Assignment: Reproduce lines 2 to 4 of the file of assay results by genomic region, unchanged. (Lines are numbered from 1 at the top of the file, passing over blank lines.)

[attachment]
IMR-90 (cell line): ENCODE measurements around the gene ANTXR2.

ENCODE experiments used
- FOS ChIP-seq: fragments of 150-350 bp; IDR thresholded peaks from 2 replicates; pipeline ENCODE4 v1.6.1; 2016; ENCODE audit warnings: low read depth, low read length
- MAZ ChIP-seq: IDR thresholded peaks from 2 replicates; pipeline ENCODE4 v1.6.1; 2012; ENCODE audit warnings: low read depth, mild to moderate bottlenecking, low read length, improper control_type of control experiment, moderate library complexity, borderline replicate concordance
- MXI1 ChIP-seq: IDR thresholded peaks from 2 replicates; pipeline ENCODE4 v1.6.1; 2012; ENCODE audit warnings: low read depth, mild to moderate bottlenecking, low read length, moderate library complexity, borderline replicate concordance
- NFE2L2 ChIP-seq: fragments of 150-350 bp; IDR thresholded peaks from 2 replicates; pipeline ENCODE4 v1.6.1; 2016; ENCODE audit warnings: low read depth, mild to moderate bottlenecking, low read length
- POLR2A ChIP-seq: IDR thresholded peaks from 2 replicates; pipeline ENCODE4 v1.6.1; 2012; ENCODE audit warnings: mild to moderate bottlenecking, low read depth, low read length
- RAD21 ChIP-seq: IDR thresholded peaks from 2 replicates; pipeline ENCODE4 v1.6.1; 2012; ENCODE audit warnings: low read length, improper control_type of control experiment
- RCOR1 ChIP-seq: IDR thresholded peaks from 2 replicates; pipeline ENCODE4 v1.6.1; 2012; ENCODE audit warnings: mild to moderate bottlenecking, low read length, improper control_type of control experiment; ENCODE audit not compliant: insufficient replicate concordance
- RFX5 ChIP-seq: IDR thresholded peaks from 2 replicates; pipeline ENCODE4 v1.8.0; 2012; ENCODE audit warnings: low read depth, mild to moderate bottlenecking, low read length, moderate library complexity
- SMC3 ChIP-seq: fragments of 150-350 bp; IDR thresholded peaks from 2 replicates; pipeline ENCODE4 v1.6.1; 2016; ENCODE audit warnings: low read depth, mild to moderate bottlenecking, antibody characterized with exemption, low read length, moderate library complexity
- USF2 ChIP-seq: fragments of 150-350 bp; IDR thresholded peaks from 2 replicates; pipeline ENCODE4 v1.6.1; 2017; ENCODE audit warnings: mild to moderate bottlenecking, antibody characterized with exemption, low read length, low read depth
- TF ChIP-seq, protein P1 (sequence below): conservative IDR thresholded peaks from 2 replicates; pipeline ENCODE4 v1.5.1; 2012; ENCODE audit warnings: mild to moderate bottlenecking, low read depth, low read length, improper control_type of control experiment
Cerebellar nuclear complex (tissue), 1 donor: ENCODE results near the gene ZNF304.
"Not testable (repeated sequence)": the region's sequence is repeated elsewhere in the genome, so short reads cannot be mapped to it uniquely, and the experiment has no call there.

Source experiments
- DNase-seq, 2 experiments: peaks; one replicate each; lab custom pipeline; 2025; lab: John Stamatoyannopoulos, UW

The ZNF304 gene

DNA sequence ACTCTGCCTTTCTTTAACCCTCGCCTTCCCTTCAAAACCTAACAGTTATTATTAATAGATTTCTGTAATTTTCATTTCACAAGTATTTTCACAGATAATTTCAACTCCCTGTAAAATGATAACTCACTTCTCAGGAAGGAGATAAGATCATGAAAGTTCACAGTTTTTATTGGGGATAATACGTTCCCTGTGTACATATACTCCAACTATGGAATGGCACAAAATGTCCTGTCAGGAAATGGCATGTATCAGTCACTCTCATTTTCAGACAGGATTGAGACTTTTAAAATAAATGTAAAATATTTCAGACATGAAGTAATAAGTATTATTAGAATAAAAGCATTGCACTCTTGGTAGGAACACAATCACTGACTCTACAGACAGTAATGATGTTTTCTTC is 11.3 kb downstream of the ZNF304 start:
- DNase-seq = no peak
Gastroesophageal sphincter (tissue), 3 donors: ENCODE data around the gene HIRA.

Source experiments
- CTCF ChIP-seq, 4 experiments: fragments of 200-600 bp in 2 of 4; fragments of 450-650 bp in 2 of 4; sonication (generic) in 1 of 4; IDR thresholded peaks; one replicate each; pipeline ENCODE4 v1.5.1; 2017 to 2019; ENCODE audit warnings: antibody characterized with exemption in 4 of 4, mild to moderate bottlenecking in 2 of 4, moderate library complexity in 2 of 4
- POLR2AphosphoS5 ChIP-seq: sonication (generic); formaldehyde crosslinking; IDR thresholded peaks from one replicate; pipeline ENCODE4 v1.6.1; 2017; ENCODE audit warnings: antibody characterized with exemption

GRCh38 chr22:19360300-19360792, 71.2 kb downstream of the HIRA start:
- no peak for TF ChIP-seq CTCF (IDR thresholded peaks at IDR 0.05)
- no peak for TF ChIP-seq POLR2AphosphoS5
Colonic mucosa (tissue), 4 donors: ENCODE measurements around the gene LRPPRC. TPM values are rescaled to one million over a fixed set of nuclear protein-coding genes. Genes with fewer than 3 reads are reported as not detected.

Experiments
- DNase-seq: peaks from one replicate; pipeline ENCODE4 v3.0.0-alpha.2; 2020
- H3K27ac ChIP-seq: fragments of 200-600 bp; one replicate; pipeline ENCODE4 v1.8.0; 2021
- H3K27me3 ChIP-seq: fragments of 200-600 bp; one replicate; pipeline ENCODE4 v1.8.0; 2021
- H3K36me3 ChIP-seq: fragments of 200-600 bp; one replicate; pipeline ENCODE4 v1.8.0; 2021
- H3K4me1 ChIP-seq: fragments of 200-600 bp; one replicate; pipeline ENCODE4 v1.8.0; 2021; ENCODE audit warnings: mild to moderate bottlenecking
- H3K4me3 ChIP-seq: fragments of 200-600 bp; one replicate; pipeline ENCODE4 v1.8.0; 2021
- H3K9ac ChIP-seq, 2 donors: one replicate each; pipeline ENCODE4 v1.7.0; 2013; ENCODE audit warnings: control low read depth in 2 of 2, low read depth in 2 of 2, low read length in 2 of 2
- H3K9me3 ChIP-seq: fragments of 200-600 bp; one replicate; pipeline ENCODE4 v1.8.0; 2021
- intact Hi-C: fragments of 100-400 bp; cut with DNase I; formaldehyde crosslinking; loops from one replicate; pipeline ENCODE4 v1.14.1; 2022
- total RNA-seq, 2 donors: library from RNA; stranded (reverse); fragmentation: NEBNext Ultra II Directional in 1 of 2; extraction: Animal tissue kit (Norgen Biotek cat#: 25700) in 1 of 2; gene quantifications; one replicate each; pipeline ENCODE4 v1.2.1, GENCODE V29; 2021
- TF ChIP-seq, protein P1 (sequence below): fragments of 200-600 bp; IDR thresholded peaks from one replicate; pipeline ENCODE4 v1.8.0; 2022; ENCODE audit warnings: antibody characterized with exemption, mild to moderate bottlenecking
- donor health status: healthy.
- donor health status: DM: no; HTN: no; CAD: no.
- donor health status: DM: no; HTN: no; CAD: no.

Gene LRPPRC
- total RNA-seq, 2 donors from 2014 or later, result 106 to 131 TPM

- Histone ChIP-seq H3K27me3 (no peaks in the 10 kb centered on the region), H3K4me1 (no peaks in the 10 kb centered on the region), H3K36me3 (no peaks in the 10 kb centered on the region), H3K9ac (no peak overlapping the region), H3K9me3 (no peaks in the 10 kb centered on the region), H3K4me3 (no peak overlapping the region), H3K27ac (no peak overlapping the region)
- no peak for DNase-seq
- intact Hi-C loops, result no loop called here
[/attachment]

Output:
ENCODE experiments used
- FOS ChIP-seq: fragments of 150-350 bp; IDR thresholded peaks from 2 replicates; pipeline ENCODE4 v1.6.1; 2016; ENCODE audit warnings: low read depth, low read length
- MAZ ChIP-seq: IDR thresholded peaks from 2 replicates; pipeline ENCODE4 v1.6.1; 2012; ENCODE audit warnings: low read depth, mild to moderate bottlenecking, low read length, improper control_type of control experiment, moderate library complexity, borderline replicate concordance